The Ivoirian sailors participated enthusiastically in various scenarios that involved boarding a vessel where illicit trafficking activity was suspected. As part of their training, the sailors conducted a boarding exercise and worked as a team to search the vessel and make any necessary arrests. Participants faced challenges in resolving these scenarios, including language barriers with the suspected criminals and decoy tactics such as fires in other parts of the boat that attempted to distract the participants from their objective. Following each scenario, the US Coast Guard trainers provided feedback to the participants and reported that the Ivoirian sailors did a good job of teamwork and decision making to resolve each situation.

The two week training course also featured classroom time and aims to assist the Ivoirian Navy and its partners in conducting potentially dangerous at-sea boardings of vessels suspected of illegal narcotics and other trafficking within Ivoirian territorial waters safely and effectively.

This training was part of a broader U.S national effort to assist Ivoirian partners with maritime security and is part of security sector engagements with the United States worth roughly $4 million in 2016. The US Africa Command worked with Cote d’Ivoire on planning for Obangame Express, an annual maritime security exercise in the Gulf of Guinea with participation from more than 20 countries. Cote d’Ivoire first participated in Obangame Express two years earlier, sending only one participant as an observer. Showcasing how maritime cooperation between the US and Cote d’Ivoire has grown, Cote d’Ivoire is the host nation for this exercise in March 2017.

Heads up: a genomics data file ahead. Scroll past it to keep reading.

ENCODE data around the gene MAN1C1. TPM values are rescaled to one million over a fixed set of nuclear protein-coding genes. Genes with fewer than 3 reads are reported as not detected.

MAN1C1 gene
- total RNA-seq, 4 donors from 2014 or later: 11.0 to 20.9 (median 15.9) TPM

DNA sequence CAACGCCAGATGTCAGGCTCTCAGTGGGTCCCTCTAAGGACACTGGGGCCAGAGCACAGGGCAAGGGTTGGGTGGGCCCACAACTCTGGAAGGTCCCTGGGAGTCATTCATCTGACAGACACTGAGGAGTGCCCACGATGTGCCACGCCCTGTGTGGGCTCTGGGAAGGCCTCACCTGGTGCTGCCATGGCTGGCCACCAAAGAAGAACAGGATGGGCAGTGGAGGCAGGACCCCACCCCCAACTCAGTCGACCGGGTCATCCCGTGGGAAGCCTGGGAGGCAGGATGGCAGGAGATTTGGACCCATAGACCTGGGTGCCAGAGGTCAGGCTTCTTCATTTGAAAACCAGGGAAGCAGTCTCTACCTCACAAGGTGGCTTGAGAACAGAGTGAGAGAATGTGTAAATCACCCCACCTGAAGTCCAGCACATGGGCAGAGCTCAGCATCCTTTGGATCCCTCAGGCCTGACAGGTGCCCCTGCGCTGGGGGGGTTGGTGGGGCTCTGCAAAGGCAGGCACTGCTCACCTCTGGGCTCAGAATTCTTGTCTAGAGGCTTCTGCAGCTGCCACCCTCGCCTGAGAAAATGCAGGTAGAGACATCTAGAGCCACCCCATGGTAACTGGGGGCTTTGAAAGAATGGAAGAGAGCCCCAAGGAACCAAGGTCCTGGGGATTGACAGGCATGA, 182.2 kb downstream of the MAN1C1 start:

This list includes all surface combatants, submarines, mine warfare vessels and patrol craft over 100 tons displacement, and all amphibious ships and auxiliaries over 500 tons displacement. Non-self-propelled craft and vessels without seagoing capability are not included. Ships not yet commissioned, or in long-term overhaul/conversion, are listed in [brackets]. Navigation and surface-search radars are not listed. All designations & classifications are unofficial; they may or may not correspond to "official" designations.

Navy Equipment

1990 1995 2000 2005 2010 2013 2015 2020 2025 2030
Personnel ,000 - - - - - - - - - -
Active -- -- -- -- -- -- -- -- -- --
Reserve -- -- -- -- -- -- -- -- -- --
Ships Source Tons Year Inventory
Submarines ... ... ... ... ... ... ... ... ... ...
Vigilant PR-48 FR 250 1976 2 2 1 -- -- -- -- -- -- --
L'Ardent PATRA FR 150 1978 2 2 2 -- -- -- -- -- -- --
Amphbious ... ... ... ... ... ... ... ... ... ...
Elephant Batral LSM FR 1,330 1977 1 1 1 -- -- -- -- -- -- --
Class Type Country ,000 19xx -- -- -- -- -- -- -- -- -- --